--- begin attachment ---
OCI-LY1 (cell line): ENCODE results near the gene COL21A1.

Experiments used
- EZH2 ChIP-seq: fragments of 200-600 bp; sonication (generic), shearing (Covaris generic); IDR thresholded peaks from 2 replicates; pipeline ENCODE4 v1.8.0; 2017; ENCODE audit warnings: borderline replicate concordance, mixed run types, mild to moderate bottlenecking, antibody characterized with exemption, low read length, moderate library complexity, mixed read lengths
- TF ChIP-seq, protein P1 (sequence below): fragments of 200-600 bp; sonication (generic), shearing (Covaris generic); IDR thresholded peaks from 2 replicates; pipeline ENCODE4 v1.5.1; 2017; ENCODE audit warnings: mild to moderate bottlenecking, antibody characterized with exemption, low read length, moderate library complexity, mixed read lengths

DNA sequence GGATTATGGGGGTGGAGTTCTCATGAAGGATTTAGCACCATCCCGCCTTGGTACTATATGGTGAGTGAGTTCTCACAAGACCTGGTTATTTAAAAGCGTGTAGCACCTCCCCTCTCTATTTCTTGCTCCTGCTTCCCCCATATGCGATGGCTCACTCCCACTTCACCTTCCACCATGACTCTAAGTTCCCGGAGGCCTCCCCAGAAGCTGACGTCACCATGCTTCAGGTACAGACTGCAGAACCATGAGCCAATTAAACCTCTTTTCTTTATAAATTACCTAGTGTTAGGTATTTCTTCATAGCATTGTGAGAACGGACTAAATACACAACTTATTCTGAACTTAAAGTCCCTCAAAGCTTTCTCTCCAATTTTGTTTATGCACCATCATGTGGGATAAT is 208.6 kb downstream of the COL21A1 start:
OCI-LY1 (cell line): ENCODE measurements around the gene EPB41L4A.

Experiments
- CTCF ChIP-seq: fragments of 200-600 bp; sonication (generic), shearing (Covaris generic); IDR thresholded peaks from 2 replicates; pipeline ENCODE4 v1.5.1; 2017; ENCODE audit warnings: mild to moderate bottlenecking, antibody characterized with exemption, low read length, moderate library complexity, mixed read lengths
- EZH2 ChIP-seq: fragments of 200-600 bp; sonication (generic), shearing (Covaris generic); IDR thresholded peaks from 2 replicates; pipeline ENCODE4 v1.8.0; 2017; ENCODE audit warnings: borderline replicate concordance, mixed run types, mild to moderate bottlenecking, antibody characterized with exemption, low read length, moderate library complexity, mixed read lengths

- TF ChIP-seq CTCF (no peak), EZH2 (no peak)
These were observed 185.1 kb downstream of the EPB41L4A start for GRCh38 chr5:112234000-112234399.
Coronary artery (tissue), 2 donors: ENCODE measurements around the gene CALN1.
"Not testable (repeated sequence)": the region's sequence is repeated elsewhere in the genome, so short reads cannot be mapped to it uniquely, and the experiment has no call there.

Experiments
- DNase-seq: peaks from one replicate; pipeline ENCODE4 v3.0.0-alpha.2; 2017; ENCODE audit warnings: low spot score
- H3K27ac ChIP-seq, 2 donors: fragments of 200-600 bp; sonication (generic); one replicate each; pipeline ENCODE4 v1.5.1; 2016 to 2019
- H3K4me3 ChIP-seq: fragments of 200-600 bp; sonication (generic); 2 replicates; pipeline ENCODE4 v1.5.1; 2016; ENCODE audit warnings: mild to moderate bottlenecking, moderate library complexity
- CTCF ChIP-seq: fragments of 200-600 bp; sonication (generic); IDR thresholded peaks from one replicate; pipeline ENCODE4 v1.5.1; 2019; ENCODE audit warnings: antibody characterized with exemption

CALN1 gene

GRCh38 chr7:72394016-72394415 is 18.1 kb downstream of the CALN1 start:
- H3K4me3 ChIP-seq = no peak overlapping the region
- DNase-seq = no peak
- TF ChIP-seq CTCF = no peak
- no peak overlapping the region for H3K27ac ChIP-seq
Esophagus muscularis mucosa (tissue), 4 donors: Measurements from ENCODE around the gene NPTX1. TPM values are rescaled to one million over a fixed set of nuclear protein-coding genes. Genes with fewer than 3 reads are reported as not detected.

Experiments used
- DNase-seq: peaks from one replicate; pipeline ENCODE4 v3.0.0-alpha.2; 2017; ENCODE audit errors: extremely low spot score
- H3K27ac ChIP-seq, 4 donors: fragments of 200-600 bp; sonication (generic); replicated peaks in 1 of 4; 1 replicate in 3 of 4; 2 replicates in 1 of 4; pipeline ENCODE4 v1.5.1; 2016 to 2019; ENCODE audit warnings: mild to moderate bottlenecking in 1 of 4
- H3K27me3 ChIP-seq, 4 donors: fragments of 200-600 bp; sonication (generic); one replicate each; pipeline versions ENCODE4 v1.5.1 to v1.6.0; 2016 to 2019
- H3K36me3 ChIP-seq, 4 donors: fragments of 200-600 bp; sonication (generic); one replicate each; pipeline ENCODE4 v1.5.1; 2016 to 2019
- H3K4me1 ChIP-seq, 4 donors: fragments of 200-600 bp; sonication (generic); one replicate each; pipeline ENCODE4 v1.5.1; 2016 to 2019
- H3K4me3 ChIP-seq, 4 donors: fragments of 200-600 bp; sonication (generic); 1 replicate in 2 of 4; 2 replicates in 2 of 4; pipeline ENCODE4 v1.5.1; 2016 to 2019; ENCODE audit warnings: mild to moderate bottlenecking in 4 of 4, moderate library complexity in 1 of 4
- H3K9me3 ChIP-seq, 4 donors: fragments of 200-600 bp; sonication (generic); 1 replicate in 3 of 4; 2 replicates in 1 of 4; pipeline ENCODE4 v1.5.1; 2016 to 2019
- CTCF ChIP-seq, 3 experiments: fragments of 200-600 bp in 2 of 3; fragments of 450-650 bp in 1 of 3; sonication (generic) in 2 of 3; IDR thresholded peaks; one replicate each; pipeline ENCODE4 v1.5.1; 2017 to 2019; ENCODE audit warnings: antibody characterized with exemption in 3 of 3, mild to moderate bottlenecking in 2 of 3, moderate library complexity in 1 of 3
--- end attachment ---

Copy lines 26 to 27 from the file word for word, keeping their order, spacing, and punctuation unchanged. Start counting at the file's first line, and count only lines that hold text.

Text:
Experiments used
- DNase-seq: peaks from one replicate; pipeline ENCODE4 v3.0.0-alpha.2; 2017; ENCODE audit errors: extremely low spot score